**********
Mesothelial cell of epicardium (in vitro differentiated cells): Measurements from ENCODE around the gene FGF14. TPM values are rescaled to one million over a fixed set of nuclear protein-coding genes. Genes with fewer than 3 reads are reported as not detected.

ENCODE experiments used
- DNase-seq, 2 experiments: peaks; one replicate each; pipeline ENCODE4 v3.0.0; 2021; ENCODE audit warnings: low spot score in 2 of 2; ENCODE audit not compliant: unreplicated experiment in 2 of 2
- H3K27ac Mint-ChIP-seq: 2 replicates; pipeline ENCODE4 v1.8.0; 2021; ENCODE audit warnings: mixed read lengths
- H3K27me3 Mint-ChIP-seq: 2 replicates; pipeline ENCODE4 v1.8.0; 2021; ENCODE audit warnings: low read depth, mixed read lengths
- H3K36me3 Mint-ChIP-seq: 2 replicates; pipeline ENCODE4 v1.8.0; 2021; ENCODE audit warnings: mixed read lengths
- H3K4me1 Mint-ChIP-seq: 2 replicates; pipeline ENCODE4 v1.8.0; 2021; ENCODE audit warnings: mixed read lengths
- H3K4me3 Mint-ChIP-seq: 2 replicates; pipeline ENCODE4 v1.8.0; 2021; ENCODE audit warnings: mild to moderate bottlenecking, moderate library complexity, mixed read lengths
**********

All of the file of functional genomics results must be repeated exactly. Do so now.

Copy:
Mesothelial cell of epicardium (in vitro differentiated cells): Measurements from ENCODE around the gene FGF14. TPM values are rescaled to one million over a fixed set of nuclear protein-coding genes. Genes with fewer than 3 reads are reported as not detected.

ENCODE experiments used
- DNase-seq, 2 experiments: peaks; one replicate each; pipeline ENCODE4 v3.0.0; 2021; ENCODE audit warnings: low spot score in 2 of 2; ENCODE audit not compliant: unreplicated experiment in 2 of 2
- H3K27ac Mint-ChIP-seq: 2 replicates; pipeline ENCODE4 v1.8.0; 2021; ENCODE audit warnings: mixed read lengths
- H3K27me3 Mint-ChIP-seq: 2 replicates; pipeline ENCODE4 v1.8.0; 2021; ENCODE audit warnings: low read depth, mixed read lengths
- H3K36me3 Mint-ChIP-seq: 2 replicates; pipeline ENCODE4 v1.8.0; 2021; ENCODE audit warnings: mixed read lengths
- H3K4me1 Mint-ChIP-seq: 2 replicates; pipeline ENCODE4 v1.8.0; 2021; ENCODE audit warnings: mixed read lengths
- H3K4me3 Mint-ChIP-seq: 2 replicates; pipeline ENCODE4 v1.8.0; 2021; ENCODE audit warnings: mild to moderate bottlenecking, moderate library complexity, mixed read lengths